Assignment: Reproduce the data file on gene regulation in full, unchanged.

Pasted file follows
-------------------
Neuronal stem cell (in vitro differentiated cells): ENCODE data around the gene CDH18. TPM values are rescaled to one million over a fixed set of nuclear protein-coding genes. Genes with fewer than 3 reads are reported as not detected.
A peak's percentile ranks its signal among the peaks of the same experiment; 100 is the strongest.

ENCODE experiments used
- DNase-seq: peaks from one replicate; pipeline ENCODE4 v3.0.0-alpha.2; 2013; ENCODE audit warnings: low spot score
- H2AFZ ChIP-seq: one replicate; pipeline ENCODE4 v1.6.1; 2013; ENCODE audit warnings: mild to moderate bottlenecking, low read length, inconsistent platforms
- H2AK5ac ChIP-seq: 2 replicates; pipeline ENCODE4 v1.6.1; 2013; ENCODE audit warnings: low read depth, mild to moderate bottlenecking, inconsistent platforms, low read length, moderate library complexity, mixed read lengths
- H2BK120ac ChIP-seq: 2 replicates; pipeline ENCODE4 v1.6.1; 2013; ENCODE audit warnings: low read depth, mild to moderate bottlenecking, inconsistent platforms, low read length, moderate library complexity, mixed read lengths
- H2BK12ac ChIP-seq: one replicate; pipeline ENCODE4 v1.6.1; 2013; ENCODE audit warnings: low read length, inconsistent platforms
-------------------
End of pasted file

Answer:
Neuronal stem cell (in vitro differentiated cells): ENCODE data around the gene CDH18. TPM values are rescaled to one million over a fixed set of nuclear protein-coding genes. Genes with fewer than 3 reads are reported as not detected.
A peak's percentile ranks its signal among the peaks of the same experiment; 100 is the strongest.

ENCODE experiments used
- DNase-seq: peaks from one replicate; pipeline ENCODE4 v3.0.0-alpha.2; 2013; ENCODE audit warnings: low spot score
- H2AFZ ChIP-seq: one replicate; pipeline ENCODE4 v1.6.1; 2013; ENCODE audit warnings: mild to moderate bottlenecking, low read length, inconsistent platforms
- H2AK5ac ChIP-seq: 2 replicates; pipeline ENCODE4 v1.6.1; 2013; ENCODE audit warnings: low read depth, mild to moderate bottlenecking, inconsistent platforms, low read length, moderate library complexity, mixed read lengths
- H2BK120ac ChIP-seq: 2 replicates; pipeline ENCODE4 v1.6.1; 2013; ENCODE audit warnings: low read depth, mild to moderate bottlenecking, inconsistent platforms, low read length, moderate library complexity, mixed read lengths
- H2BK12ac ChIP-seq: one replicate; pipeline ENCODE4 v1.6.1; 2013; ENCODE audit warnings: low read length, inconsistent platforms